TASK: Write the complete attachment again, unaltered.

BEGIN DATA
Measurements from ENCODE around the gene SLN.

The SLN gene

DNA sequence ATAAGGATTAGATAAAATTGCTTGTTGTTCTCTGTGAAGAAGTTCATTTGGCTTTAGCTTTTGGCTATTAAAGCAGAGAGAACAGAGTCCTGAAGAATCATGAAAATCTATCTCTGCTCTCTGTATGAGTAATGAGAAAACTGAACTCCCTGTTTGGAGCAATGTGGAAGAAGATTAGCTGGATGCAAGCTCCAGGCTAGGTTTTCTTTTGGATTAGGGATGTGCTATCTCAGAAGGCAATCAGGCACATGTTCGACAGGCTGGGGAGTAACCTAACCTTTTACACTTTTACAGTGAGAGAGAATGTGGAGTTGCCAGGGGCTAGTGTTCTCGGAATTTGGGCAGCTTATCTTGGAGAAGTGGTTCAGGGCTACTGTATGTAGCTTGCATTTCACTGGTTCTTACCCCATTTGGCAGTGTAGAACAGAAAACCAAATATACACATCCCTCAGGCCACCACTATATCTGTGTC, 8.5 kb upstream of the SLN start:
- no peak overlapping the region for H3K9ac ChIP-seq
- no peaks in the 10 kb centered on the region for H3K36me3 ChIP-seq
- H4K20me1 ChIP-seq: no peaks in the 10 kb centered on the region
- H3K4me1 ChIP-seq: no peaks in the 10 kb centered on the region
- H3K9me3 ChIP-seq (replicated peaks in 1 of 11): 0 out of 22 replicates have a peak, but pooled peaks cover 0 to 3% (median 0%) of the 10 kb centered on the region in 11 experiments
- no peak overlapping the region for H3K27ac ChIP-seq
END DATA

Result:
Measurements from ENCODE around the gene SLN.

The SLN gene

DNA sequence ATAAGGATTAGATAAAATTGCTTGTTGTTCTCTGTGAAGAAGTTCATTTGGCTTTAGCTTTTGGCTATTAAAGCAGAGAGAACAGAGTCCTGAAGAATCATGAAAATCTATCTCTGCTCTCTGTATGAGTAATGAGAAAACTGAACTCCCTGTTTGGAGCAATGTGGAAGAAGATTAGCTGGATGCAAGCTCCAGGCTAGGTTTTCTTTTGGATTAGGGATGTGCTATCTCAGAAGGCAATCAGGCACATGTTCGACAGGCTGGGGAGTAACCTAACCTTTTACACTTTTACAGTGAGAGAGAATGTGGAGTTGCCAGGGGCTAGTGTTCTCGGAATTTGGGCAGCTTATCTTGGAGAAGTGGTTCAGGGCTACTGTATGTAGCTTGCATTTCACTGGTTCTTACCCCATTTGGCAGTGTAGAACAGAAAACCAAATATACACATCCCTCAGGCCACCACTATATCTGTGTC, 8.5 kb upstream of the SLN start:
- no peak overlapping the region for H3K9ac ChIP-seq
- no peaks in the 10 kb centered on the region for H3K36me3 ChIP-seq
- H4K20me1 ChIP-seq: no peaks in the 10 kb centered on the region
- H3K4me1 ChIP-seq: no peaks in the 10 kb centered on the region
- H3K9me3 ChIP-seq (replicated peaks in 1 of 11): 0 out of 22 replicates have a peak, but pooled peaks cover 0 to 3% (median 0%) of the 10 kb centered on the region in 11 experiments
- no peak overlapping the region for H3K27ac ChIP-seq